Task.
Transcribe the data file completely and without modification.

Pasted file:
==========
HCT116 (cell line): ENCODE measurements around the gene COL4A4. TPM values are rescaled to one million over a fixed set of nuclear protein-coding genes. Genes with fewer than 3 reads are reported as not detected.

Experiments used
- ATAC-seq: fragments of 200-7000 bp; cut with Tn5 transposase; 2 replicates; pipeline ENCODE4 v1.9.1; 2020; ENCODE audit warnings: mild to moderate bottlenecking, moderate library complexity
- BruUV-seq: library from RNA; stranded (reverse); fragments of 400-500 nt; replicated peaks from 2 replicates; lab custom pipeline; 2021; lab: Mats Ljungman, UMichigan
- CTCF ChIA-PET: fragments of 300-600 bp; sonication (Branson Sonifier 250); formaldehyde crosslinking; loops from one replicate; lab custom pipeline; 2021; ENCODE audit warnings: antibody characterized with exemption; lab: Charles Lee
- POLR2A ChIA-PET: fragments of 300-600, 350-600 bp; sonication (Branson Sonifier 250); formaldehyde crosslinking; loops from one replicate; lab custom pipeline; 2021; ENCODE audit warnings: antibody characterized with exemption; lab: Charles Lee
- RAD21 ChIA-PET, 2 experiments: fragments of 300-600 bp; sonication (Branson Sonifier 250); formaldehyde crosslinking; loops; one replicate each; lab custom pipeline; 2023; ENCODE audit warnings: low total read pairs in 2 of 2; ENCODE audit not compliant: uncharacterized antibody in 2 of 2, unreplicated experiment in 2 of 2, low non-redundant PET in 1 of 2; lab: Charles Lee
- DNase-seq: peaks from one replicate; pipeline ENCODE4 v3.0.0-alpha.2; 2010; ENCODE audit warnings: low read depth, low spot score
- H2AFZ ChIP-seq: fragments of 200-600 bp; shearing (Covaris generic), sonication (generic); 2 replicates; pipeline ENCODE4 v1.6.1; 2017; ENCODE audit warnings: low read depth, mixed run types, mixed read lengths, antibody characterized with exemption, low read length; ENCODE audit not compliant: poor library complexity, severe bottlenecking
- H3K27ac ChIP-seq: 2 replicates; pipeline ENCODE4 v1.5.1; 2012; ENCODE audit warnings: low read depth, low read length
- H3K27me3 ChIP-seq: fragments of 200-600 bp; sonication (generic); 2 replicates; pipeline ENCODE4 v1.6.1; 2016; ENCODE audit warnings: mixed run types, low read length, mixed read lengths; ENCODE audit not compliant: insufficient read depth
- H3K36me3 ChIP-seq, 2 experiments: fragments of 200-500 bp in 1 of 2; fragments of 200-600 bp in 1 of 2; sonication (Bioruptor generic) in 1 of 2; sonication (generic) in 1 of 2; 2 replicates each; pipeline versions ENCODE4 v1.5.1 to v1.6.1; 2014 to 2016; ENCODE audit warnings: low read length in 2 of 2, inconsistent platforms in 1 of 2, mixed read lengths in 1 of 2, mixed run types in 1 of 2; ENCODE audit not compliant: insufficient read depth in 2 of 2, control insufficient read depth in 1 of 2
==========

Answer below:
HCT116 (cell line): ENCODE measurements around the gene COL4A4. TPM values are rescaled to one million over a fixed set of nuclear protein-coding genes. Genes with fewer than 3 reads are reported as not detected.

Experiments used
- ATAC-seq: fragments of 200-7000 bp; cut with Tn5 transposase; 2 replicates; pipeline ENCODE4 v1.9.1; 2020; ENCODE audit warnings: mild to moderate bottlenecking, moderate library complexity
- BruUV-seq: library from RNA; stranded (reverse); fragments of 400-500 nt; replicated peaks from 2 replicates; lab custom pipeline; 2021; lab: Mats Ljungman, UMichigan
- CTCF ChIA-PET: fragments of 300-600 bp; sonication (Branson Sonifier 250); formaldehyde crosslinking; loops from one replicate; lab custom pipeline; 2021; ENCODE audit warnings: antibody characterized with exemption; lab: Charles Lee
- POLR2A ChIA-PET: fragments of 300-600, 350-600 bp; sonication (Branson Sonifier 250); formaldehyde crosslinking; loops from one replicate; lab custom pipeline; 2021; ENCODE audit warnings: antibody characterized with exemption; lab: Charles Lee
- RAD21 ChIA-PET, 2 experiments: fragments of 300-600 bp; sonication (Branson Sonifier 250); formaldehyde crosslinking; loops; one replicate each; lab custom pipeline; 2023; ENCODE audit warnings: low total read pairs in 2 of 2; ENCODE audit not compliant: uncharacterized antibody in 2 of 2, unreplicated experiment in 2 of 2, low non-redundant PET in 1 of 2; lab: Charles Lee
- DNase-seq: peaks from one replicate; pipeline ENCODE4 v3.0.0-alpha.2; 2010; ENCODE audit warnings: low read depth, low spot score
- H2AFZ ChIP-seq: fragments of 200-600 bp; shearing (Covaris generic), sonication (generic); 2 replicates; pipeline ENCODE4 v1.6.1; 2017; ENCODE audit warnings: low read depth, mixed run types, mixed read lengths, antibody characterized with exemption, low read length; ENCODE audit not compliant: poor library complexity, severe bottlenecking
- H3K27ac ChIP-seq: 2 replicates; pipeline ENCODE4 v1.5.1; 2012; ENCODE audit warnings: low read depth, low read length
- H3K27me3 ChIP-seq: fragments of 200-600 bp; sonication (generic); 2 replicates; pipeline ENCODE4 v1.6.1; 2016; ENCODE audit warnings: mixed run types, low read length, mixed read lengths; ENCODE audit not compliant: insufficient read depth
- H3K36me3 ChIP-seq, 2 experiments: fragments of 200-500 bp in 1 of 2; fragments of 200-600 bp in 1 of 2; sonication (Bioruptor generic) in 1 of 2; sonication (generic) in 1 of 2; 2 replicates each; pipeline versions ENCODE4 v1.5.1 to v1.6.1; 2014 to 2016; ENCODE audit warnings: low read length in 2 of 2, inconsistent platforms in 1 of 2, mixed read lengths in 1 of 2, mixed run types in 1 of 2; ENCODE audit not compliant: insufficient read depth in 2 of 2, control insufficient read depth in 1 of 2